If I had first visited Houston thirty years ago, I probably would have hated it. And even today, I probably wouldn’t want to live in Houston, simply because I don’t like big cities. But I came to Houston last week prepared to like it, and in fact I loved it.
Probably my brand new Garmin Nuvi GPS helped, as I was able to avoid the frustration I always have of trying to find my way around new cities, or almost any city but Portland, which I know all too well. It didn’t hurt that the American Dream Coalition’s assistant director, Kathleen Calongne, did all the driving. And of course, in two days, I was only able to see a small slice of this giant city.
But I sense in Houston a dynamism that I haven’t found in any other American city except Las Vegas. Like Las Vegas, in Houston they tear things down, they build things up. They gentrify neighborhoods. They build skyscrapers all over the place.
And they are building freeways. Not “no new roads,” like Portland. Not “one new freeway,” like Denver. But freeways, all over the place. (Of course, when I say “freeways” I mean tollways, but to me a freeway is free of stop lights, not free of pricing.)
The 2000 census found that the Houston urbanized area covers 1,300 square miles, which sounds like a lot. And that doesn’t count any very low-density development (under 1,000 people per square mile) at the urban fringe. The Portland area covers only 475 square miles, but it has a lot less people.
In fact, Portland is only 13 percent denser than Houston — 3,340 people per square mile rather than 2,950. But Portland, much of which was built before 1920, has a dense inner city, surrounded by lower-density inner-ring suburbs, surrounded by even lower-density outer-ring suburbs. Most of Houston was built since 1950, and so its density is more evenly distributed throughout the region.
A month or so ago, the Houston Chronicle had an article about mixed-use developments. It seems that Houston developers are following the national trend of attracting “affluent young professionals and empty nesters tired of long commutes” with such developments.
Reporters managed to find nine such planned developments scattered throughout the Houston area. One will be anchored by an 80,000-square-foot Whole Foods (as a supermarket afficianado, I’d like to see that). Several will have hotels, and most will combine retail, offices, and residential.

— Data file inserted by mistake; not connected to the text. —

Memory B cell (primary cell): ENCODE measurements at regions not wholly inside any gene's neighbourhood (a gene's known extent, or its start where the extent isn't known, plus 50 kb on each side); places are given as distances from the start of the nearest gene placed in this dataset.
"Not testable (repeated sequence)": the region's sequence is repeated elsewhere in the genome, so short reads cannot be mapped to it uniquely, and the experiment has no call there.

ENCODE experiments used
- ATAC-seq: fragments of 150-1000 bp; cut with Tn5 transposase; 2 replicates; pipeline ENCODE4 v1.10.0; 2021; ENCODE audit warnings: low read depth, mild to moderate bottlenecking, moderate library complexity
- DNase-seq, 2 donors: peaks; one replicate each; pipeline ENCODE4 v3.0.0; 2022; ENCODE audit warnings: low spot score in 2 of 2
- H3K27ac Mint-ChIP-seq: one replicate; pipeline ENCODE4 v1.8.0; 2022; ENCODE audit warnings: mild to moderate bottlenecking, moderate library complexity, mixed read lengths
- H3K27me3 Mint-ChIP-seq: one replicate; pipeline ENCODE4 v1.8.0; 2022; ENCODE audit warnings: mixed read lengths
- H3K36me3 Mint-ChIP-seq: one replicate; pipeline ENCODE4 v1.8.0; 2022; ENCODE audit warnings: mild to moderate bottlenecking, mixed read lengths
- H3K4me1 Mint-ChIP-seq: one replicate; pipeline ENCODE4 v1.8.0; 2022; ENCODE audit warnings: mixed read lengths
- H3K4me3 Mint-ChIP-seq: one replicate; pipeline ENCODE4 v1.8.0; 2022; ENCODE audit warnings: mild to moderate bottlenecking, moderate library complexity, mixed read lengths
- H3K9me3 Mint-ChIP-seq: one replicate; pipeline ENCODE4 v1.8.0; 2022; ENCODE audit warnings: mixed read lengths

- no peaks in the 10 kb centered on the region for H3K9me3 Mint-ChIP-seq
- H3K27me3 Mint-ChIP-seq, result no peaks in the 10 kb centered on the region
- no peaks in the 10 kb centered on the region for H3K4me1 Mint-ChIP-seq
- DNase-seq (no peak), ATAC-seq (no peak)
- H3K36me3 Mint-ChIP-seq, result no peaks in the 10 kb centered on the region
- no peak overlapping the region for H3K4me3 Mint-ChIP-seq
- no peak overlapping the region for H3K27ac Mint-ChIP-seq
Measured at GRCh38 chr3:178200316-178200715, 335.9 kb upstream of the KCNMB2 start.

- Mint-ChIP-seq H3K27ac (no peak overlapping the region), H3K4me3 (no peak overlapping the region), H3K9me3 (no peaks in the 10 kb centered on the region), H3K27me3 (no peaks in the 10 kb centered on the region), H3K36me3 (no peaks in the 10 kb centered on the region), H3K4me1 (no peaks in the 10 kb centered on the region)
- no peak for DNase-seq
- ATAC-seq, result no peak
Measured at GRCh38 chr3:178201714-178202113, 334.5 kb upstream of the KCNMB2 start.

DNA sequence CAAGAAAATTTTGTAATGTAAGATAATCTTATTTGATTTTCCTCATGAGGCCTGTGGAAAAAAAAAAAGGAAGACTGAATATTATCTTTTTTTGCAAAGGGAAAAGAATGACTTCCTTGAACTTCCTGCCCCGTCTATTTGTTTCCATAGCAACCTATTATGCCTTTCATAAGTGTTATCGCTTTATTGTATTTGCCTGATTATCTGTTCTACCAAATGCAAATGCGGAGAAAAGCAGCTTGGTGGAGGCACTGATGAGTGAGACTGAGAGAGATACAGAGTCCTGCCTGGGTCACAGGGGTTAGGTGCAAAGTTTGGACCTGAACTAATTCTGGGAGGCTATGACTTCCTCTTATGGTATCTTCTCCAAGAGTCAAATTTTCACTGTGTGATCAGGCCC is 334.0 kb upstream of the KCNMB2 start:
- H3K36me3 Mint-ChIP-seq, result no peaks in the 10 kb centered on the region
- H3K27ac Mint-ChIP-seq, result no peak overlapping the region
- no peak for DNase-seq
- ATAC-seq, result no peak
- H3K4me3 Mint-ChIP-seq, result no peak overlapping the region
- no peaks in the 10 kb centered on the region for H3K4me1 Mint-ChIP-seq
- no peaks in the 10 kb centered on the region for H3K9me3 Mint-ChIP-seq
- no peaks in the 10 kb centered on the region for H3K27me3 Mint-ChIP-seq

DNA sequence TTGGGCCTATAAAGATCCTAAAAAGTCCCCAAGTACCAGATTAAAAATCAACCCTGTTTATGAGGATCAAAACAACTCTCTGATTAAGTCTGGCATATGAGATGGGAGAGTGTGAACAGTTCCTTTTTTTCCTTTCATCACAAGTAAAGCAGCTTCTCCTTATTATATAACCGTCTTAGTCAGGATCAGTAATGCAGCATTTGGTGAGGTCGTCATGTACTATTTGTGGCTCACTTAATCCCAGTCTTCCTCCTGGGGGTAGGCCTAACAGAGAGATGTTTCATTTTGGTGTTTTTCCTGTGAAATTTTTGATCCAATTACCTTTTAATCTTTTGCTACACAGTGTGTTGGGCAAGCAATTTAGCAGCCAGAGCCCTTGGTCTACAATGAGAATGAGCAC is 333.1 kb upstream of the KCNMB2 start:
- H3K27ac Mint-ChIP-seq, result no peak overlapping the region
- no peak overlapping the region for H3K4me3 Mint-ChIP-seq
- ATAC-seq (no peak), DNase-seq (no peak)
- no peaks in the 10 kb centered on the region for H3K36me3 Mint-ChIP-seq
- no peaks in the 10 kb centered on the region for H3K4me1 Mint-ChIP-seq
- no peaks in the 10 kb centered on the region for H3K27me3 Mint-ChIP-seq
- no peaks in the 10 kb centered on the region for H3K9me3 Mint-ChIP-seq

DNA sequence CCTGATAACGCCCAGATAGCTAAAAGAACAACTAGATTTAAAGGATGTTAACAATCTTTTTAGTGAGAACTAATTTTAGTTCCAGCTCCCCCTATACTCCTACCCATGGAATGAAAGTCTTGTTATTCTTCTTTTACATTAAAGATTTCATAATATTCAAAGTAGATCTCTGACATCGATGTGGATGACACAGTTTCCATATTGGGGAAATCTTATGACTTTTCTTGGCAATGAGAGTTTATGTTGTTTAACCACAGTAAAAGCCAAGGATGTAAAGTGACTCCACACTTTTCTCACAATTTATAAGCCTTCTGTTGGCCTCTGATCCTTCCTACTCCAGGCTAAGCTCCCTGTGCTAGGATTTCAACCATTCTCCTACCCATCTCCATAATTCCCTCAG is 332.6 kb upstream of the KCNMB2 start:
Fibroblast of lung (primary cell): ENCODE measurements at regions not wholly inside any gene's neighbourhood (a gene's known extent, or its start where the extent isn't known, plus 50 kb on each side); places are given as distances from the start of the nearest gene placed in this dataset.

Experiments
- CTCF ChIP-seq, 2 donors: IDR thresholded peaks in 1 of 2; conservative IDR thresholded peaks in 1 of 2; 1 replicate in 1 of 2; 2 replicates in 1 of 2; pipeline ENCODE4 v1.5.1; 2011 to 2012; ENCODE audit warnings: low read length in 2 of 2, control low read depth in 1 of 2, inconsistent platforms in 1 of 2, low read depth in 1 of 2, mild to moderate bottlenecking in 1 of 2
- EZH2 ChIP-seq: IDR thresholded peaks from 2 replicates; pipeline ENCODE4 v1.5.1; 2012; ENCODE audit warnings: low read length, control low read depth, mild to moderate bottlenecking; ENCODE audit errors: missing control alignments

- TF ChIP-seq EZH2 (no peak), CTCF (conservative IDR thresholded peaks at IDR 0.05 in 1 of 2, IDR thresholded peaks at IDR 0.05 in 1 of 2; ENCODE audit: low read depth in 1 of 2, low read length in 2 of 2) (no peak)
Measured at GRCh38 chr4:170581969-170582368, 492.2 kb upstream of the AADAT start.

The reporters also suggested that even a city as big as Houston may not need nine such developments. “Some observers question whether there are enough high-end tenants to go around and if they can turn a profit on projects that can cost a half-billion dollars,” says the article.
The money quote came from Michael Morgan, a local developer who was partnering with Trammel Crow, which has built several mixed-use developments in Portland (not all of which have been successful), to plan a 24-acre development in Houston. But after due consideration, they scaled back and probably will not do a true mixed-use development, just some apartments next to a big-box store.
After looking at other cities, says Morgan, “we discovered the ones that were economically successful were the ones that had government help.” Amen.
Still, the lesson is: even without subsidies, developers will build mixed use for the market. The market may be limited and it certainly will not transform an entire region. But it will be there for those who want it.
This . . .
Kathleen happened to drive us down one street that is in the process of being gentrified. We saw fancy new townhomes next to run-down grocery stores and used-car lots. This process can take place rather quickly, and without any urban renewal subsidies, in a city with no zoning.
. . . next to this.
We met the owner of some of the properties on this street. He said that new restaurants and shops were moving there because they had been driven out of Main Street when the light-rail line was built. People couldn’t get to those shops during construction so they stopped going and didn’t return when rail construction was done. “There are still lots of vacant shops next to the light-rail line,” he said.
The bad news, other than light rail, is that there are people who want to start “planning” Houston. They can’t imagine that a city that has been growing by nearly 100,000 people a year for nearly two decades can grow any more without a plan of some sort.
Houston voters have rejected zoning three times, so the would-be planners sometimes say they don’t want zoning, just a plan. But they do want some sort of zoning around projected light-rail stations to make sure they get the density that they think will support light rail. Fortunately, there are many opponents to this idea, and those of us who are antiplanners can lend them a hand when we are not too busy fighting the planners in our own regions.
The American Dream Coalition is going to hold its 2008 conference in Houston so everyone can come see how a city without zoning and with minimal planning works. I hope I can make another visit to the city before then so I can see one of the region’s master planned communities (but planned by private developers, not by government). If I do, you will the first to hear about it.